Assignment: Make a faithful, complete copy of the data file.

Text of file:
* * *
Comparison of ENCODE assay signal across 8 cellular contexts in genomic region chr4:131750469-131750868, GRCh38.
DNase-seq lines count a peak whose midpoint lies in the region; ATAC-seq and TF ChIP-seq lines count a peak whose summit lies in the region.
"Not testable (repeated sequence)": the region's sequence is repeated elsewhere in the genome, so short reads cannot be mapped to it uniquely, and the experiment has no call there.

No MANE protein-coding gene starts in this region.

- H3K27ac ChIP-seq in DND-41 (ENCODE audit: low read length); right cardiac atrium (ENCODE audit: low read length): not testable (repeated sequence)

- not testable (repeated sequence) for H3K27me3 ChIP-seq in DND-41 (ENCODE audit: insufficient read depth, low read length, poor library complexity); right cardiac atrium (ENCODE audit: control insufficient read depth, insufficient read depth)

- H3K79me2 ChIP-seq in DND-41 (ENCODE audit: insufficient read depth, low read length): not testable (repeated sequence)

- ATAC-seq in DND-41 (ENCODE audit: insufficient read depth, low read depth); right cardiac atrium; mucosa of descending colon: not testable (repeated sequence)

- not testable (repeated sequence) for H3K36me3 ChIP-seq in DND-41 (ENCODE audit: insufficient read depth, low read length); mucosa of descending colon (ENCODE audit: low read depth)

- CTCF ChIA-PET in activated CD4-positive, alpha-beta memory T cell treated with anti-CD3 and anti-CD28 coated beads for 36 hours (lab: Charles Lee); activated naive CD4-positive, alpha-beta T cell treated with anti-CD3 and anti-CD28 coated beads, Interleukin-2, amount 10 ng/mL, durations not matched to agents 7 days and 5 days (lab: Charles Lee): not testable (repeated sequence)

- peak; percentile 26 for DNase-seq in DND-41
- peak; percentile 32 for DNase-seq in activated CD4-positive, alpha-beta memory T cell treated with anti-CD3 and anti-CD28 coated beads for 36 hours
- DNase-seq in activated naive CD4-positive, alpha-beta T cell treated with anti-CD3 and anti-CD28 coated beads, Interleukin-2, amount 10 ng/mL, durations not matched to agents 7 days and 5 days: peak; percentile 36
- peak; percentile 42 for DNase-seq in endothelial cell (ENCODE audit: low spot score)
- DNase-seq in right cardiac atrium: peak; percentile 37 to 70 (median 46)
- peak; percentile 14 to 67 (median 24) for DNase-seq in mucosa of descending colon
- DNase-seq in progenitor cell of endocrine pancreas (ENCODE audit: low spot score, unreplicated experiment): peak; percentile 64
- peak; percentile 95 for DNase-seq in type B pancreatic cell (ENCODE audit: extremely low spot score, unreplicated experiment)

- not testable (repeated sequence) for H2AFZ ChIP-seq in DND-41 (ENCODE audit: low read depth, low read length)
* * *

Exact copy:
Comparison of ENCODE assay signal across 8 cellular contexts in genomic region chr4:131750469-131750868, GRCh38.
DNase-seq lines count a peak whose midpoint lies in the region; ATAC-seq and TF ChIP-seq lines count a peak whose summit lies in the region.
"Not testable (repeated sequence)": the region's sequence is repeated elsewhere in the genome, so short reads cannot be mapped to it uniquely, and the experiment has no call there.

No MANE protein-coding gene starts in this region.

- H3K27ac ChIP-seq in DND-41 (ENCODE audit: low read length); right cardiac atrium (ENCODE audit: low read length): not testable (repeated sequence)

- not testable (repeated sequence) for H3K27me3 ChIP-seq in DND-41 (ENCODE audit: insufficient read depth, low read length, poor library complexity); right cardiac atrium (ENCODE audit: control insufficient read depth, insufficient read depth)

- H3K79me2 ChIP-seq in DND-41 (ENCODE audit: insufficient read depth, low read length): not testable (repeated sequence)

- ATAC-seq in DND-41 (ENCODE audit: insufficient read depth, low read depth); right cardiac atrium; mucosa of descending colon: not testable (repeated sequence)

- not testable (repeated sequence) for H3K36me3 ChIP-seq in DND-41 (ENCODE audit: insufficient read depth, low read length); mucosa of descending colon (ENCODE audit: low read depth)

- CTCF ChIA-PET in activated CD4-positive, alpha-beta memory T cell treated with anti-CD3 and anti-CD28 coated beads for 36 hours (lab: Charles Lee); activated naive CD4-positive, alpha-beta T cell treated with anti-CD3 and anti-CD28 coated beads, Interleukin-2, amount 10 ng/mL, durations not matched to agents 7 days and 5 days (lab: Charles Lee): not testable (repeated sequence)

- peak; percentile 26 for DNase-seq in DND-41
- peak; percentile 32 for DNase-seq in activated CD4-positive, alpha-beta memory T cell treated with anti-CD3 and anti-CD28 coated beads for 36 hours
- DNase-seq in activated naive CD4-positive, alpha-beta T cell treated with anti-CD3 and anti-CD28 coated beads, Interleukin-2, amount 10 ng/mL, durations not matched to agents 7 days and 5 days: peak; percentile 36
- peak; percentile 42 for DNase-seq in endothelial cell (ENCODE audit: low spot score)
- DNase-seq in right cardiac atrium: peak; percentile 37 to 70 (median 46)
- peak; percentile 14 to 67 (median 24) for DNase-seq in mucosa of descending colon
- DNase-seq in progenitor cell of endocrine pancreas (ENCODE audit: low spot score, unreplicated experiment): peak; percentile 64
- peak; percentile 95 for DNase-seq in type B pancreatic cell (ENCODE audit: extremely low spot score, unreplicated experiment)

- not testable (repeated sequence) for H2AFZ ChIP-seq in DND-41 (ENCODE audit: low read depth, low read length)